In the practice of the preferred embodiment, a new tire is first conditioned by running it for 10 kilometers. White paint is sprayed onto the tread surface of the tire and allowed 5 or 10 minutes to dry. In an alternative embodiment, a better bond is formed by vulcanization. Even in that embodiment, time is saved as the vulcanization need be only enough to bond a single layer of paint.
The light source and probe 11 is then used to measure the intensity of reflected light in a grid of blocks 15 formed by the reflective paint on the tread surface of the tire. While a regular rectangular grid of reflective paint blocks having the same size (as illustrated by the upper pattern in FIG. 1) is possible and under some circumstances desirable, the preferred embodiment utilizes a grid of rectangular reflective paint blocks 17 having differing sizes (as illustrated by the lower pattern in FIG. 1). The pattern of blocks 17 is selected based on the pattern of the tire tread. Alternative embodiments having different arrangements and sizes are possible. These measurements provide a first set of light intensities. If the intensities indicate variations in the paint thickness sufficient to corrupt the results, the paint can be removed and reapplied, before the test run.
The tire is then test run for a preselected distance, 0.7 kilometers in the preferred embodiment. The distance is selected to provide partial wear of the paint on the tread surface.
After the run, the light intensities of the blocks are re-measured. The change in intensity provides a quantitative measure of the degree of tread wear suffered at that block.
In an alternative embodiment, a section of the tire's sidewall is painted as well, providing a standard of reference after the run. In another alternative embodiment, the intensity change is measured versus the painted section of sidewall, not in relative terms of individual blocks.
Reflective paint in this case means paint of different reflectivity from the tire material: usually white on black. It could easily be paint having lower reflectivity instead of higher.
FIG. 2 shows the difference in test results obtained using the old, known method and the new method of the present invention. Results 21 were obtained using the old method and are non-quantitative and inexact. Both the resolution and exactness of the results 21 are low. The areas of highest wear show green paint, the areas of lower wear still retain a mixture of two colors.
Results 22 obtained using the new method are quantitative, high resolution, and exact. Each section of the results matrix has a numerical value assigned showing the change in light intensity. Note that within the areas shown as green by results 21, wear results 22 shows values ranging from 1.8 to 2.3, a substantial variation which would be invisible in results 21.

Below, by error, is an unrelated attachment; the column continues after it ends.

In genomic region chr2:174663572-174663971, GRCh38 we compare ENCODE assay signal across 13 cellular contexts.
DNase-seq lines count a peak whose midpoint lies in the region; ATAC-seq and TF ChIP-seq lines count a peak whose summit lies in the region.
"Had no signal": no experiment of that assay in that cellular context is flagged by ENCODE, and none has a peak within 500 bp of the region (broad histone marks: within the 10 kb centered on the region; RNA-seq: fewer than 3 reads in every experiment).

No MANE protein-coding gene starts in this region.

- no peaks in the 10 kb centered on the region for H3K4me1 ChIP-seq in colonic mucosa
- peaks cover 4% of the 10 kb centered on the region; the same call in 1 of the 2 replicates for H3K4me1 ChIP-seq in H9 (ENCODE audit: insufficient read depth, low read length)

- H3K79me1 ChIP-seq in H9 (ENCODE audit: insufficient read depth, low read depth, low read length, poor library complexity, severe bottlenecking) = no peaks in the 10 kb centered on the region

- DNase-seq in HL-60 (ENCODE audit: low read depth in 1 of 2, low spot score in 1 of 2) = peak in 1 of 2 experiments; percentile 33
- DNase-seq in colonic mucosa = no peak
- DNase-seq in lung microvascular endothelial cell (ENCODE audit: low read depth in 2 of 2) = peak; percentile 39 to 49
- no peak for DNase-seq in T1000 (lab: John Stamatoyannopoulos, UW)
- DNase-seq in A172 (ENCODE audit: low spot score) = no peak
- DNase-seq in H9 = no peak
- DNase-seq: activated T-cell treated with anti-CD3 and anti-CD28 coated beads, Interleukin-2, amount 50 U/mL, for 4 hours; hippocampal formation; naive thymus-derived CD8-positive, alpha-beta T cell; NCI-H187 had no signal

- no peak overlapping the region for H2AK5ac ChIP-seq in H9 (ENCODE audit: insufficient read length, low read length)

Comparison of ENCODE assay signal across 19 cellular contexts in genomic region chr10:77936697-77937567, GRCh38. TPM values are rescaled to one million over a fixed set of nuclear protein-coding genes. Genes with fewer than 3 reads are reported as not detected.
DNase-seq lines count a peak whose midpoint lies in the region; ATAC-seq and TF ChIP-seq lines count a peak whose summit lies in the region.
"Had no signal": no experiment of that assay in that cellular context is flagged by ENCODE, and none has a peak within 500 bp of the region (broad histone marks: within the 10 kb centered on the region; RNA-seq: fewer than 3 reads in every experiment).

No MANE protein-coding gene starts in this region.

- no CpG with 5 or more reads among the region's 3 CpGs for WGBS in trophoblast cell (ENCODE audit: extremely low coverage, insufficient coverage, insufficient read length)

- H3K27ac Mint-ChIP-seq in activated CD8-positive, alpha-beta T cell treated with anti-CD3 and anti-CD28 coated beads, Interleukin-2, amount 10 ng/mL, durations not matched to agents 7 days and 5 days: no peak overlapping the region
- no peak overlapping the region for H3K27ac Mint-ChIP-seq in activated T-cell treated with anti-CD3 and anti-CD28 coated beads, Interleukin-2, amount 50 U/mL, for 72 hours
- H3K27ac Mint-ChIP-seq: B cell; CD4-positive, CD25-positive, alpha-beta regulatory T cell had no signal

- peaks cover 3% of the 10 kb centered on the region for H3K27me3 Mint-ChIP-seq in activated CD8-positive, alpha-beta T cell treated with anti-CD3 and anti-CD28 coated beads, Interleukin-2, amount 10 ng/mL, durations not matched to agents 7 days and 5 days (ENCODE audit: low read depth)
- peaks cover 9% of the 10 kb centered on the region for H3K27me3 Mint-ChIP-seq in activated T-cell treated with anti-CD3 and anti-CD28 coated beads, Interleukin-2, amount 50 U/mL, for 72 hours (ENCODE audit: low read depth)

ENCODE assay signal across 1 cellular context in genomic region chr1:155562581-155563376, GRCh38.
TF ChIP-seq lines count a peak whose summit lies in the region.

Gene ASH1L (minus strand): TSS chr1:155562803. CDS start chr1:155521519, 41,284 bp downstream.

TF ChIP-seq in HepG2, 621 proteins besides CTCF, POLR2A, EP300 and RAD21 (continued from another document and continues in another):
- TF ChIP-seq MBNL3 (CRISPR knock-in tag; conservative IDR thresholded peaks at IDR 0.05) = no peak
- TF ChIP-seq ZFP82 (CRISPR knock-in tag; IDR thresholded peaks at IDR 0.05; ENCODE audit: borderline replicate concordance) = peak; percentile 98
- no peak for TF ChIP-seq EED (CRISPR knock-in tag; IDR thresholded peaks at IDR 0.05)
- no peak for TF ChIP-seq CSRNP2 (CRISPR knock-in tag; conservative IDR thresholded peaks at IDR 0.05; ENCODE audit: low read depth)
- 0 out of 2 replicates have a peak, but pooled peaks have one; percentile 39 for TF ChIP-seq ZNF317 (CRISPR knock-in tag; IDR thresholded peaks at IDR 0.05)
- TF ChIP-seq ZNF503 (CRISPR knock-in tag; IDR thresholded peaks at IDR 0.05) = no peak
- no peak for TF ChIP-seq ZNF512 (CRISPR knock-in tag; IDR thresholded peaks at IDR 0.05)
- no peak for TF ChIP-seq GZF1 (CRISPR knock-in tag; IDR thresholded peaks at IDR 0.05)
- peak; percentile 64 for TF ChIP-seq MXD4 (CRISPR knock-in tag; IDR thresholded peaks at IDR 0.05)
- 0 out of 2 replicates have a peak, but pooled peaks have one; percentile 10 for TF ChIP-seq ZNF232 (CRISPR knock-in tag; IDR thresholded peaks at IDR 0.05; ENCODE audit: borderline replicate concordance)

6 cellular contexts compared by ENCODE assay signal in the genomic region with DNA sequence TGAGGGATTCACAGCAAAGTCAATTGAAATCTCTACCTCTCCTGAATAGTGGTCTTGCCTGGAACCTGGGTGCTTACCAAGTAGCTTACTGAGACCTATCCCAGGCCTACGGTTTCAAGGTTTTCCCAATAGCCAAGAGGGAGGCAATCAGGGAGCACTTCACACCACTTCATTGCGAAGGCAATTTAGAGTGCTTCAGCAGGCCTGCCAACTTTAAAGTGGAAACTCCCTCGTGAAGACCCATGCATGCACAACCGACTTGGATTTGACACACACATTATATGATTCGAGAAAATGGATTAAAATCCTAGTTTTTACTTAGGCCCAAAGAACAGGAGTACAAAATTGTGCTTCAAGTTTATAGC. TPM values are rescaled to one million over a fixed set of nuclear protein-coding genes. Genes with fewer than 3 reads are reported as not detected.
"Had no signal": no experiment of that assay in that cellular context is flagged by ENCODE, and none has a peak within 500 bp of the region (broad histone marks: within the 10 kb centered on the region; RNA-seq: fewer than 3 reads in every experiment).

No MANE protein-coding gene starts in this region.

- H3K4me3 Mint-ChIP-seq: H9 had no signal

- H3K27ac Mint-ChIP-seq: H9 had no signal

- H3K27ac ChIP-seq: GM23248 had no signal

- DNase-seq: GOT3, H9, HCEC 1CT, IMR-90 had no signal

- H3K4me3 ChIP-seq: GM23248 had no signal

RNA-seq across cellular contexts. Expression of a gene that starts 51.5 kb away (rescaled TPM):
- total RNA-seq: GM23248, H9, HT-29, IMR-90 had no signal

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|US5088321 *||Oct 26, 1990||Feb 18, 1992||Sumitomo Rubber Industries, Ltd.||Apparatus and method for observing the ground contact patch of a tire|
|GB2232492A *||Title not available|
|JPH0829296A *||Title not available|
|Citing Patent||Filing date||Publication date||Applicant||Title|
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|US20020036039 *||Aug 8, 2001||Mar 28, 2002||The Yokohama Rubber Co., Ltd.||Pneumatic tire and measuring method of tread wear amount of the same|
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|US20040156531 *||Dec 15, 2003||Aug 12, 2004||Facet Technology Corporation||System for automated determination of retroreflectivity of road signs and other reflective objects|
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|US20140169710 *||Nov 20, 2013||Jun 19, 2014||Lord Corporation||Wear-indicating bearing and method|
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|International Classification||G01B11/02, G01N3/56, G01M17/02, G01N21/47, G01B21/00, B60C19/00|
|Apr 20, 1998||AS||Assignment|
Owner name: KUMHO TIRE CO., LTD., KOREA, REPUBLIC OF
Free format text: ASSIGNMENT OF ASSIGNORS INTEREST;ASSIGNORS:CHUNG, SEONG-RYONG;LEE, KUN-SANG;REEL/FRAME:009160/0706
Effective date: 19980417
|Aug 14, 2003||FPAY||Fee payment|
Year of fee payment: 4
|May 30, 2007||FPAY||Fee payment|
Year of fee payment: 8
|Sep 26, 2011||REMI||Maintenance fee reminder mailed|
|Feb 15, 2012||LAPS||Lapse for failure to pay maintenance fees|
|Apr 3, 2012||FP||Expired due to failure to pay maintenance fee|
Effective date: 20120215